The confusion, the struggle is so frustrating and erupts from Bowling in uncontrollable ways to show plainly how personal regret can take over one’s life. He is clearly poor-working class in attitudes toward money, his wife and children, and what he shows the world. What Bowling’s Loman doesn’t understand is that he doesn’t exist in a vacuum: Linda and the boys are not a reflection of him but rather part of the same team.  His Loman isn’t flawed so much as tragically human.

Nalee’s Linda is amazing. She is the glue that has held three men together in body and soul, let alone as a family, all these years.  Her grief in watching the man she loves and has devoted her life to wither before her eyes is palpable in her frustration and impotent anger. Where did she go so wrong with these two sons? How come neither of them can meet any familial responsibilities? What’s a woman to do with overgrown man children, when the most important thing in the world is dying in front of all of them and no one will lift a finger to help her?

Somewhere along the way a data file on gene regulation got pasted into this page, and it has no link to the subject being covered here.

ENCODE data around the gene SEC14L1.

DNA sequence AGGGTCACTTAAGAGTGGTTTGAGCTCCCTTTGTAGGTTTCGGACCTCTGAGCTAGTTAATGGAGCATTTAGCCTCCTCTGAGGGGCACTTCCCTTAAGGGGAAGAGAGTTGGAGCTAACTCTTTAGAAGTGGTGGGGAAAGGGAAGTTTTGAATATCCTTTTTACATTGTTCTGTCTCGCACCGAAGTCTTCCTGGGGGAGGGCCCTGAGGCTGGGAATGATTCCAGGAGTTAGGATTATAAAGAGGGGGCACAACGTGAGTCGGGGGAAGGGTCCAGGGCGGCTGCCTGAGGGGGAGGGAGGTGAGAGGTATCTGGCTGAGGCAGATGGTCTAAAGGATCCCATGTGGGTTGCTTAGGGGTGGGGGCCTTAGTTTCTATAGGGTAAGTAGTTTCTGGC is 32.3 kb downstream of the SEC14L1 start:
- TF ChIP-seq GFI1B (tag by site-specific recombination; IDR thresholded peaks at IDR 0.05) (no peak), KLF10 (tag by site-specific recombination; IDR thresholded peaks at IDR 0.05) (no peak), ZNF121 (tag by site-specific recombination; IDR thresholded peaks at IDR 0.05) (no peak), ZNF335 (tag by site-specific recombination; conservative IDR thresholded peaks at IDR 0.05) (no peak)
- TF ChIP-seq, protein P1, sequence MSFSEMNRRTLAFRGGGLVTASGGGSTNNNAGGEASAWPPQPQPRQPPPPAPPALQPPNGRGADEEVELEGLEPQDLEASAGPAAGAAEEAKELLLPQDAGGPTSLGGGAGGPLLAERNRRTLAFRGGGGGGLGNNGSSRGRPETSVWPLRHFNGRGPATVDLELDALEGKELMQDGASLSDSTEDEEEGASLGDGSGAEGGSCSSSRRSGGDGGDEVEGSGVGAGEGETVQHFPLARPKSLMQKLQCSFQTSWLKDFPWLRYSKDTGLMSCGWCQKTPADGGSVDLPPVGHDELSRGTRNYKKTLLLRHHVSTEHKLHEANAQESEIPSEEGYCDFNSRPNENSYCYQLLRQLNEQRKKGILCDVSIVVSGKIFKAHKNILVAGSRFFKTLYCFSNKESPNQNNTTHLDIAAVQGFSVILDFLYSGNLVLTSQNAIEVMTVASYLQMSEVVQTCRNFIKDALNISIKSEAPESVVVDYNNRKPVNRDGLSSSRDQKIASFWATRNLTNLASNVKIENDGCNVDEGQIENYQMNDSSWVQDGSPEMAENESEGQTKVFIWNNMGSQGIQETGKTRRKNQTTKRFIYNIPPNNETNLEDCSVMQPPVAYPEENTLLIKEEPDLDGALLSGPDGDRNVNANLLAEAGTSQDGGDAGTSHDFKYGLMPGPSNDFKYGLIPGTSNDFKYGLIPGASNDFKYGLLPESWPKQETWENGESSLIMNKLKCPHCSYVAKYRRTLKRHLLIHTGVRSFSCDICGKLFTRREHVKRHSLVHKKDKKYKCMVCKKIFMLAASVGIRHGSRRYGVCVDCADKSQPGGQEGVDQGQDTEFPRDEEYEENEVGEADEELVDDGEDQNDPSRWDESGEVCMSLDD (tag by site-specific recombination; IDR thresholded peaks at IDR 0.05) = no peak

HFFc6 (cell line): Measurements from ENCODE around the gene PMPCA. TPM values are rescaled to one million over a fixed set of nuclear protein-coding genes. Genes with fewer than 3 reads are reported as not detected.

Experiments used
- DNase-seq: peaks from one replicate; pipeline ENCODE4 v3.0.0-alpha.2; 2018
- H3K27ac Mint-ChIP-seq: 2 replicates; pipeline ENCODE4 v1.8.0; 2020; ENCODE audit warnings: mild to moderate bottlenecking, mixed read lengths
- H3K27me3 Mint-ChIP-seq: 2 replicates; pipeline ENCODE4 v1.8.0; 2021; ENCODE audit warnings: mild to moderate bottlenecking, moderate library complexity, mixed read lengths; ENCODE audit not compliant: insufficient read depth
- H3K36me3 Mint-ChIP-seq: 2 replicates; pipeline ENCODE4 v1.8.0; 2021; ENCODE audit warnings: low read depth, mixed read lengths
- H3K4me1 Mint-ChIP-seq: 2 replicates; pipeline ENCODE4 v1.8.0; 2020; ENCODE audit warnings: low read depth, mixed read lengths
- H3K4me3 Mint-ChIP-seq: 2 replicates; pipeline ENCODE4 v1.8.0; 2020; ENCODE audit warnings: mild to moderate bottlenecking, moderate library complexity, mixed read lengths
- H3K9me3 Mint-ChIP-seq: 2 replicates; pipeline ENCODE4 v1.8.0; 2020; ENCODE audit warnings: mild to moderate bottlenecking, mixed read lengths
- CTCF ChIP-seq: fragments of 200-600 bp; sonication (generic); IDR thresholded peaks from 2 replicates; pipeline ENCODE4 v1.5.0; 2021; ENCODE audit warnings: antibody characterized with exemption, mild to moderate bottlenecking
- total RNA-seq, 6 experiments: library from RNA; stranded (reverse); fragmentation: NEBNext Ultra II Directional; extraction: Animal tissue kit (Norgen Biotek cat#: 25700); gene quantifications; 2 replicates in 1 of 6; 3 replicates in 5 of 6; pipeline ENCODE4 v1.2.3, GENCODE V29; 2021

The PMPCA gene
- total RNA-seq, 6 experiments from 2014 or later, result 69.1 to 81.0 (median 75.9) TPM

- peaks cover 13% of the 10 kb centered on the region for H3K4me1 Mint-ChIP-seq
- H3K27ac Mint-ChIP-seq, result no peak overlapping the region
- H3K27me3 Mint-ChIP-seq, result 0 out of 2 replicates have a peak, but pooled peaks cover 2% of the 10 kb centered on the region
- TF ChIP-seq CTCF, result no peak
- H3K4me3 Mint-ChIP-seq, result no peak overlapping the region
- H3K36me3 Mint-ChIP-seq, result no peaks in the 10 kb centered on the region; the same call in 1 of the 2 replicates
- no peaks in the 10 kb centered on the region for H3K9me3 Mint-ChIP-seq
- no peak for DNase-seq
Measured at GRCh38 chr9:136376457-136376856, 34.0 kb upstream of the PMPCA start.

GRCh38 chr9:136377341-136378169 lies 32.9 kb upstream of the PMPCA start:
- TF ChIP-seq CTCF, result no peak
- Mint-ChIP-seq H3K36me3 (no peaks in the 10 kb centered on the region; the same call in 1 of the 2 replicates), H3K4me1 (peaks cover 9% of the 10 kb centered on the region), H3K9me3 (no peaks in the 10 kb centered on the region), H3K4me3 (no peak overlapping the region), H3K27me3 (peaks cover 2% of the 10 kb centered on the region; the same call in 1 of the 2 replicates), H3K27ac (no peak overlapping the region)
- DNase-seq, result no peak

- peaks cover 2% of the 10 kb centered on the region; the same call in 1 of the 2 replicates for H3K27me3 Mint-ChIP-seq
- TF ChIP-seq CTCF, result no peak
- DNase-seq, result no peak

Meredith and Bailey have an odd, awkward brother dynamic of never being able to see the world through a lens not shadowed by the other one. Meredith’s determination as Biff to speak the truth to the lie that is their family life is possibly more frightening to Happy than to Willy. Bailey’s distraction tactics in the face of his rising panic are the undercurrent that keeps the boat afloat. Why can’t his mother see how hard he is trying to keep all this OK?

The performances are really great, not just from the Loman family but the supporting cast as well. Craig Meyers and David T. Loudermilk as Charles and Bernard, the successful neighbor family, grabs the heartstrings. The pitch point is delivered not so much from Loudermilk’s young Bernard during flashbacks (where he was more the messenger of information than a key player) but as an older Bernard who has made something of his life looking at a family he idolized when he was young. How awkward to realize your idols are failures—that you might never have had their perceived popularity, that you might have been nerdy and irritating to them? Yet, somewhere you achieved what they wanted and they are looking at you from behind the start lines, wondering what happened. It’s that payoff for hard work, what you were promised in high school by your teachers. How crazy to realize they were right.